Will rollback of farm laws retrieve western U.P. for BJP?

Decision spurred by internal tussle, poor performance in the Panchayat poll and by-polls

November 19, 2021 11:39 pm | Updated November 20, 2021 09:00 am IST - Ghaziabad

Following the Prime Minister Narendra Modi’s announcement to repeal the three farm laws, there were multiple theories to explain the reversal.

Following the Prime Minister Narendra Modi’s announcement to repeal the three farm laws, there were multiple theories to explain the reversal.

Prime Minister Narendra Modi’s decision to roll back the contentious farm laws will lead to political recalibration in western U.P. ahead of Assembly polls. Sources say the decision was on the cards for some time but because of multiple factors it was delayed.

Following the Prime Minister’s announcement early in the day, there were multiple theories to explain the reversal. Observers say the decision was spurred by the BJP’s internal tussle, poor performance in the Panchayat polls and the recent by-polls but its impact would be mixed.


The members of the BJP cadre who were busy explaining the advantages of the laws till yesterday are suddenly at a loss of words. “We can say the PM has said the laws are good but we could not explain... you know how it is,” said a BJP MLA requesting anonymity.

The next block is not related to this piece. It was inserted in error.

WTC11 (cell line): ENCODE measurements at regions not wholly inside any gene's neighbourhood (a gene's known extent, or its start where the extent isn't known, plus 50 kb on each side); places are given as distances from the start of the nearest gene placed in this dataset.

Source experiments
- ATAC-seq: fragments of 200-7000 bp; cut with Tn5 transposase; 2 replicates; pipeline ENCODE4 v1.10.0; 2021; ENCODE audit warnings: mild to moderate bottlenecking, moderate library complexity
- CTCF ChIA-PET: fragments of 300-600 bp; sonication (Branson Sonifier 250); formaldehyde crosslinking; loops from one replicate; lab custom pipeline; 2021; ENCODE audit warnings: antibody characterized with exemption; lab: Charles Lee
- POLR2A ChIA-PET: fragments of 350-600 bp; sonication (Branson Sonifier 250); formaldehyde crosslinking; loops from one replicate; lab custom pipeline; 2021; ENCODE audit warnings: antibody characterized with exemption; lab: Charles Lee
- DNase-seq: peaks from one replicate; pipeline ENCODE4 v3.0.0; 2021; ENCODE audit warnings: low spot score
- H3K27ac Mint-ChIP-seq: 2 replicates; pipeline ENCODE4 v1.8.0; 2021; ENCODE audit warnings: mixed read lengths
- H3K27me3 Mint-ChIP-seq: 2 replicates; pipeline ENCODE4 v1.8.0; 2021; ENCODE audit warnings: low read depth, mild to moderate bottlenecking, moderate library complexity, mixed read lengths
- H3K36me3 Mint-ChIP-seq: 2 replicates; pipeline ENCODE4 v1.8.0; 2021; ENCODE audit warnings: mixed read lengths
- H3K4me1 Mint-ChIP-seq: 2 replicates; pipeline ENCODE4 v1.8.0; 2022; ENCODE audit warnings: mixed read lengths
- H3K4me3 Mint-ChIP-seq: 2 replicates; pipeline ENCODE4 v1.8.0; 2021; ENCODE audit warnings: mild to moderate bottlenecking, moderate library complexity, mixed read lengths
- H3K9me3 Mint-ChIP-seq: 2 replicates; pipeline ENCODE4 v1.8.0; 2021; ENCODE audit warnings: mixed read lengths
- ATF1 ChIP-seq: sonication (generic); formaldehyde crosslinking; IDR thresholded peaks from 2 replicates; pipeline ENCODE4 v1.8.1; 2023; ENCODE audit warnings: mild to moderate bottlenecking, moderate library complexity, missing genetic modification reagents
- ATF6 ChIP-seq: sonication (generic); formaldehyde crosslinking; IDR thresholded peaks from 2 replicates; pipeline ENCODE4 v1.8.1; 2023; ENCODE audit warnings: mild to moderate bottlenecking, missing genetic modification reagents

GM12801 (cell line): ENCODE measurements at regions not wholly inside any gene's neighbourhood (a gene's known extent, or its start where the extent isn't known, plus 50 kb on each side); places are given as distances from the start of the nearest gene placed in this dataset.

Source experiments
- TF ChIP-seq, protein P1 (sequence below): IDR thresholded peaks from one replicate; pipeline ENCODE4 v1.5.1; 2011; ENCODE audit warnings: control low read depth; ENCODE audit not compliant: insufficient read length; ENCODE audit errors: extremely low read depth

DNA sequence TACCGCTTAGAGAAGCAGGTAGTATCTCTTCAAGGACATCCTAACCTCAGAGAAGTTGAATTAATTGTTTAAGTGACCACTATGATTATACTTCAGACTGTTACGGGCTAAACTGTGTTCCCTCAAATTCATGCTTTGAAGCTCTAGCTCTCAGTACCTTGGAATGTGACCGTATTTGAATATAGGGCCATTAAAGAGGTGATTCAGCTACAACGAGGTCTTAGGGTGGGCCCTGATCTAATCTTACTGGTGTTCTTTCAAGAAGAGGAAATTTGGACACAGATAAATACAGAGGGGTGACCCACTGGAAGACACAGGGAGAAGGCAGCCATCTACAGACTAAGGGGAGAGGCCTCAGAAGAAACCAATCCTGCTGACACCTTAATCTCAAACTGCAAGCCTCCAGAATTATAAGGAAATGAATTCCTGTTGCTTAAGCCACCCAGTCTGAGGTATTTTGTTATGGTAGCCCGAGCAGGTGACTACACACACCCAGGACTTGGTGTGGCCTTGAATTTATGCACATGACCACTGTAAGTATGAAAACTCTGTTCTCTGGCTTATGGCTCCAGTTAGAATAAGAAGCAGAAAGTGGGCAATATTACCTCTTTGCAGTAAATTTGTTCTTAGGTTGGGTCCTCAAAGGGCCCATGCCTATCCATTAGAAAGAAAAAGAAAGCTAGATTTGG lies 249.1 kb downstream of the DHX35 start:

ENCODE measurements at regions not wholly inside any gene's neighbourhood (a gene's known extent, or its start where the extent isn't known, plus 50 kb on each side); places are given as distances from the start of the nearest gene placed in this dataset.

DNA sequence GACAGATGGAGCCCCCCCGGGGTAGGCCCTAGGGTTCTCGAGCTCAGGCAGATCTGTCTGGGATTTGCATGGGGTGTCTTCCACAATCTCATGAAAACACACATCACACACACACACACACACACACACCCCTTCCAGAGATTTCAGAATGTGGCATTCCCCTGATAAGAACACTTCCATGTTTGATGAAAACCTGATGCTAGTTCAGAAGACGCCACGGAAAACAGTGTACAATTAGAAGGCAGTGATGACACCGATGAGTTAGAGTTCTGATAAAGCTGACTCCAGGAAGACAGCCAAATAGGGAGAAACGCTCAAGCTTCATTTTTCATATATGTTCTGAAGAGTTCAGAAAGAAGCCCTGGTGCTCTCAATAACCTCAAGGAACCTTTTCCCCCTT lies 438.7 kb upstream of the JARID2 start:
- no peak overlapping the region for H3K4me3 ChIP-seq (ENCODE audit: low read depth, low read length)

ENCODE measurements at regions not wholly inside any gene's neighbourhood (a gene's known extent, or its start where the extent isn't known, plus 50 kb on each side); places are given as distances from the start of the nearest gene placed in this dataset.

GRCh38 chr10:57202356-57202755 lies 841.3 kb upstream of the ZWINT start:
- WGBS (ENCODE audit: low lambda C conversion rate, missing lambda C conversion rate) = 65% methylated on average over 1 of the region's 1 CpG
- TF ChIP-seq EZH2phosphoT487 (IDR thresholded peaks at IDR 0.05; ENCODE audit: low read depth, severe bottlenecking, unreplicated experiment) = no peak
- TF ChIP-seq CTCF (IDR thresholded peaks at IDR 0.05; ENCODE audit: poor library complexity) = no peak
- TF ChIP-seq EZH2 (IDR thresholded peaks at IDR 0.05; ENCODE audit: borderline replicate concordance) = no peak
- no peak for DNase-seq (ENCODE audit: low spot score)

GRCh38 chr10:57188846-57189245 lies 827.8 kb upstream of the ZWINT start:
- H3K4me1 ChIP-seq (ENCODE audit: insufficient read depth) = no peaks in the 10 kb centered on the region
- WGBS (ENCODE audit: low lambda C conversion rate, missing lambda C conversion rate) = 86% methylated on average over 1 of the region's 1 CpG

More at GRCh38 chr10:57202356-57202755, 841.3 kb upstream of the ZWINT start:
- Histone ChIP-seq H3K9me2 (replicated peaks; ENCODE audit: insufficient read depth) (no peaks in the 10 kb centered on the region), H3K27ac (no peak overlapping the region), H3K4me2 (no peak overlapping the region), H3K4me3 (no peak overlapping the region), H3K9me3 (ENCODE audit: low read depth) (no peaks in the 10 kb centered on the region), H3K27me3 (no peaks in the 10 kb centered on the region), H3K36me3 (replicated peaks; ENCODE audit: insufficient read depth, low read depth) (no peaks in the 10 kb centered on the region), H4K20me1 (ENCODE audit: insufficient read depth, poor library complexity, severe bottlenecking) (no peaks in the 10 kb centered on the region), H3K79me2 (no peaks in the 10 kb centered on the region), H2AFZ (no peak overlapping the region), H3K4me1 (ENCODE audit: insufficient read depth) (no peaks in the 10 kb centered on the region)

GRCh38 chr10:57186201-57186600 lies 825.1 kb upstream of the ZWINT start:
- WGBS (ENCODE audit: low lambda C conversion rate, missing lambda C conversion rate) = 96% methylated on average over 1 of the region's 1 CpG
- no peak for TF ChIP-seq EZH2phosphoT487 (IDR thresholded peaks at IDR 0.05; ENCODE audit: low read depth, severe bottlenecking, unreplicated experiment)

Jat alienation

Party sources said many of sitting Jat MLAs might not get the nod this time. “We will not forget their role during the year-long agitation and the way they questioned our motives. We have understood the true character of the BJP and the party deserves vote ki chot (pain of the ballot),” said Sokendra Chaudhary of the Battisa khap in Shamli.

“We have not allowed Sanjeev Balyan, Suresh Rana and Umesh Malik to enter our villages and it would not change. The party doesn’t seem to understand the region where personal dignity is above everything else. I feel sorry for them (local BJP leaders). How would they face their people,” he said.

Yogi factor